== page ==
The October War of 1973
The political stalemate prompted Egypt’s President Anwar Sadat, who had succeeded Gamal Abdel Nasser after the death of the President in 1970, to look for other solutions. He tried to maintain closer ties with the United States. As a token of Egypt’s independence Sadat expelled thousands of Soviet military advisers in the summer of 1972 (although the country would continue to rely on the Soviet Union as its arms supplier for several years). However, Washington did not respond to this gesture (the Americans were heavily involved in the Vietnam War, and American President Richard Nixon was in dire political straits at home). As a result, Sadat purportedly believed it necessary to challenge Israel militarily in order to bring the Americans into play. In order to disperse the Israeli forces, the Egyptian president turned to his Syrian counterpart, President Hafiz al-Assad. This coalition would force Israel to engage in a war on two fronts, in the Israeli occupied Sinai in the south-west and the Golan Heights in the north-east.
How the Arab military were able to trick Israel into believing that massive troop movements in Egypt and Syria did not forebode an imminent offensive, remains subject to academic debate. Perhaps Israel was overwhelmed by what an American military analyst later called ‘an impertinent sense of invulnerability’.
The October War began on the Jewish holiday of Yom Kippur, in the Islamic month of Ramadan (hence the names Yom Kippur War or Ramadan War). The surprise was complete. Tens of thousands of Egyptian troops crossed the Suez Canal with amphibious vehicles and bridging equipment. Opposing them were only hundreds of Israeli troops positioned in bunkers, that were quickly overrun.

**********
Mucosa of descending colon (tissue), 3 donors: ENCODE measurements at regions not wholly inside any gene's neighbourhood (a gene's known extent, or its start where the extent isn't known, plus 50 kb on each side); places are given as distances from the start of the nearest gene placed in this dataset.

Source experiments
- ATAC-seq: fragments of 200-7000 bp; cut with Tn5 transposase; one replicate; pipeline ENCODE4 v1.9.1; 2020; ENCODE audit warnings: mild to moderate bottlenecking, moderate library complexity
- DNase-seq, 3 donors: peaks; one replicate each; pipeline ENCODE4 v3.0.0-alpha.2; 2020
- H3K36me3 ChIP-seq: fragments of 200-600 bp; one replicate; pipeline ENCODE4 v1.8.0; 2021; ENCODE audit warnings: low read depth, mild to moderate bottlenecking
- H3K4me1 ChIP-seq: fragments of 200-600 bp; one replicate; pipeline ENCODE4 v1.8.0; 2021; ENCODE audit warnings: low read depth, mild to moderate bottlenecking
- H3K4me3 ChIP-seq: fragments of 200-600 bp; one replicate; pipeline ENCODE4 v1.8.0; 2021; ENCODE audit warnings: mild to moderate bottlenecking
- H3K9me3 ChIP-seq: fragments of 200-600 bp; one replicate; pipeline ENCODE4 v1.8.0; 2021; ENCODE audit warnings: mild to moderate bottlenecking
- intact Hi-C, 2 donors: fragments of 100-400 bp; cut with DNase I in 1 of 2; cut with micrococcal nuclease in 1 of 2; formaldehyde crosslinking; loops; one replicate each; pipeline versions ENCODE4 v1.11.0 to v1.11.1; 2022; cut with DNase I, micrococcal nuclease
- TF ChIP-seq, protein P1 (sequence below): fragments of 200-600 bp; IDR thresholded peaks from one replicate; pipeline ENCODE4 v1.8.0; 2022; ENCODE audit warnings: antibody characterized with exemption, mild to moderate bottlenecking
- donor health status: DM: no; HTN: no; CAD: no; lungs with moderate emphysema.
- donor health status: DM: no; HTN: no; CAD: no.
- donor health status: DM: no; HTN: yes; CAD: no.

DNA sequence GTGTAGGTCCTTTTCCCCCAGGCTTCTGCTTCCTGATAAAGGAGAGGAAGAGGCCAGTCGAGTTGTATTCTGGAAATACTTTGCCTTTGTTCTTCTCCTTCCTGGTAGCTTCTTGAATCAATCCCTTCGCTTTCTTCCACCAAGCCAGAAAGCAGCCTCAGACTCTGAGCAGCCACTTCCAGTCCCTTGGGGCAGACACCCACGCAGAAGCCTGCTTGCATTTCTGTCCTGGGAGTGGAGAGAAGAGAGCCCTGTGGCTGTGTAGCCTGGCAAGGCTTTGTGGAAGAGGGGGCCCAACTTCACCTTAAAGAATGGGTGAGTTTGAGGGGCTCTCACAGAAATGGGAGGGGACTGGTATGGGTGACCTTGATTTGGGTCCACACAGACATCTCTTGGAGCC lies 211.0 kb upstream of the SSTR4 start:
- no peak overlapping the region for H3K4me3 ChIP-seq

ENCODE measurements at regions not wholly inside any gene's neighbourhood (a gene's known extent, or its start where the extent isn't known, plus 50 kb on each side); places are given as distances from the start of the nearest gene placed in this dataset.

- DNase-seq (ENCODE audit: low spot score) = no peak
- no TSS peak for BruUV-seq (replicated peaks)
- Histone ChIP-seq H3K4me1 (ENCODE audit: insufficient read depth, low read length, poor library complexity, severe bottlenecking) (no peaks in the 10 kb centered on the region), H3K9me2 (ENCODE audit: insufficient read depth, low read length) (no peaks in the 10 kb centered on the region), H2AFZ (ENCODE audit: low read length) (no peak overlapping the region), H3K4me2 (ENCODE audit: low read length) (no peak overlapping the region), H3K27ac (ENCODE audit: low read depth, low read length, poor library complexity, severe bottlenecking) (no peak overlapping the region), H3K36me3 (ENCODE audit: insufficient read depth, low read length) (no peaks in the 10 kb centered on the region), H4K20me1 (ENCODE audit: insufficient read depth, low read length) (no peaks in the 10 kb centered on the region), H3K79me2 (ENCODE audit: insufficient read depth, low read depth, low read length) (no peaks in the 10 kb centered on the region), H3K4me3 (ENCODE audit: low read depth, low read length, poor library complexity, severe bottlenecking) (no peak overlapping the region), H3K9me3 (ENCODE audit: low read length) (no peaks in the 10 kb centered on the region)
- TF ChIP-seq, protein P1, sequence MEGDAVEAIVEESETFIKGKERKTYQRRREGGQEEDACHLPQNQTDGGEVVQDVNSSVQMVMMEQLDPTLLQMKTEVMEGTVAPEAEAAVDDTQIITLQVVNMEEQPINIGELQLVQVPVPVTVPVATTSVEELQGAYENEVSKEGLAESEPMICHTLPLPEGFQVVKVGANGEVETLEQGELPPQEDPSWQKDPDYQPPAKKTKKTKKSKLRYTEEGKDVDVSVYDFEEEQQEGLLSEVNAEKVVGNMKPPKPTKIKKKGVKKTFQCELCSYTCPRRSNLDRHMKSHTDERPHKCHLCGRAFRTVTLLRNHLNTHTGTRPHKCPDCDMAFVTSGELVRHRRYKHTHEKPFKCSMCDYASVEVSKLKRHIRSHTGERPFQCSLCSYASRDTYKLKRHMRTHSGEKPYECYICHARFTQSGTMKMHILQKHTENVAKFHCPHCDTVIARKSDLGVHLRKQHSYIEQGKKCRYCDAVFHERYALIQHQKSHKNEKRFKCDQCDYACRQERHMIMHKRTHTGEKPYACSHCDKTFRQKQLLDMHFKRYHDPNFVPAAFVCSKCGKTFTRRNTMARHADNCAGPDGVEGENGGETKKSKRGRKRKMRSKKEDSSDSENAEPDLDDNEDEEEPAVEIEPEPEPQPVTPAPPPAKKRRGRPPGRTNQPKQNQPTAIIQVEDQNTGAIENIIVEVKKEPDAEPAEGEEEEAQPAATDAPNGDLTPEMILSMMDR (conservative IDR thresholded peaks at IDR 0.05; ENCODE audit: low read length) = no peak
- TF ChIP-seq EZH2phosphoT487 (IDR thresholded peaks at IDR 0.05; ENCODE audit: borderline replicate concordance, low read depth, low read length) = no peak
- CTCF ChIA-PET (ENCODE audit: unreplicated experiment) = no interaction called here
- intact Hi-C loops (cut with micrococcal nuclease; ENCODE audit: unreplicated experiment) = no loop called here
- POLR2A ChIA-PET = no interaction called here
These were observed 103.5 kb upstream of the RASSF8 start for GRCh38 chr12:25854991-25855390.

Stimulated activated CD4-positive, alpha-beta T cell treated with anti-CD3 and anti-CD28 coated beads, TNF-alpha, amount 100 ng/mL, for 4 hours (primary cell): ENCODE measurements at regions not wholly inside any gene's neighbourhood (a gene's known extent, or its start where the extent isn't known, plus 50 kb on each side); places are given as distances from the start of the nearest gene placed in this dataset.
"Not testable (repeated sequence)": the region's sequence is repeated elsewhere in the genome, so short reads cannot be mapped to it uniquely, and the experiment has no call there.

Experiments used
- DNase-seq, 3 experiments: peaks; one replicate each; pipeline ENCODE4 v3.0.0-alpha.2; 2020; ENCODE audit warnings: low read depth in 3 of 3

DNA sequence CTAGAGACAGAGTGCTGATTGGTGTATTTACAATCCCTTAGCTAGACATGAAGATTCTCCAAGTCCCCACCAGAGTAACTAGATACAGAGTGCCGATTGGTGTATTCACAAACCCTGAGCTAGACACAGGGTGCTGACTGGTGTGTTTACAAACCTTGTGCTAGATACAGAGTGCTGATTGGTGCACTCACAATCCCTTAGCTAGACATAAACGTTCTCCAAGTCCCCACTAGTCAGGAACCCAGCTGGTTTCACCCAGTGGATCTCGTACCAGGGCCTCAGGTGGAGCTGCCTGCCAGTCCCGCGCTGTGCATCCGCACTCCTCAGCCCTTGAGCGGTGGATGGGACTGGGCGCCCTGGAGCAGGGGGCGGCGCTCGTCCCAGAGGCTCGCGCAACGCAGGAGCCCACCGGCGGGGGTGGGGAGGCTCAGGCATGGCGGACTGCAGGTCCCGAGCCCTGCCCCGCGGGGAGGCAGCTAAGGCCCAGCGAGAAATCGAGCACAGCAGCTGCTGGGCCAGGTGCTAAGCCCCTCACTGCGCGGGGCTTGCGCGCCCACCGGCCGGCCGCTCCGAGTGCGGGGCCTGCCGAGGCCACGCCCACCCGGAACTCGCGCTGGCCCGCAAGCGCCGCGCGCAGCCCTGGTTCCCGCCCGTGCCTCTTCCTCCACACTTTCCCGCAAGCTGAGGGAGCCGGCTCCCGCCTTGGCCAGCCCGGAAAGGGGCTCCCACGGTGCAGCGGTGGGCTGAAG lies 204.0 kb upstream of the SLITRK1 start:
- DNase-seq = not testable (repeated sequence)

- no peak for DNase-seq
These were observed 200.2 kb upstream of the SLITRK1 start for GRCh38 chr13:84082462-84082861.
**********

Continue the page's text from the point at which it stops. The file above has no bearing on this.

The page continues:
Israel had always put trust in its airpower to quickly destroy any Arab offensive that would threaten the country. In this respect the 1967 Occupied Palestinian Territories, the Golan and the Sinai offered strategic depth. But the Egyptians had anticipated that the Israeli Air Force had a quantitative and qualitative edge over the Arabs. The Egyptian troops were protected by the latest Soviet air defence equipment, including radar controlled guns and shoulder fired surface-to-air missiles. Before the evening this multilayered umbrella had succeeded in destroying 30 counter-attacking Israeli aircraft. At this rate, the Israeli Air Force would not last for two weeks.
On the Golan front the surprise was as great as in the Sinai. The Israeli troops held the high grounds but were outnumbered by the Syrians ten to one, in men, tanks and artillery pieces. With a daring helicopter assault on an intelligence outpost on the summit of Mount Hermon, Syrian commandos beat the Israeli forces at their own game. The Syrians got hold of some American high-tech intelligence equipment, but their aim was more ambitious: to throw the two armoured brigades with 180 tanks from the Golan Heights, dig in with their circa 1,300 tanks and create a ‘fact on the ground’. This was Israel’s darkest hour in the war. From a general’s viewpoint the Syrian tank army looked on the threshold of entering Israel proper.
The Syrian tanks did not succeed. The two Israeli armoured brigades profited from prepared positions, higher ground and marksmanship and narrowly defeated the Syrian onslaught. After a few days the Syrian and Egyptian fronts were stabilized. The war had brought Israel on the brink of defeat, but as a result of massive arms shipments by the United States and other Western states, Israel was able to regain the initiative on the battlefield and ultimately defeated both the Egyptian and the Syrian Armed Forces. By the end of the war, 2,200 Israelis soldiers had been killed, four times as many as in the June War. Another 5,600 were wounded. 8,500 Arabs were killed – many of them Syrian – but far fewer than the 16,000 lost during the June War.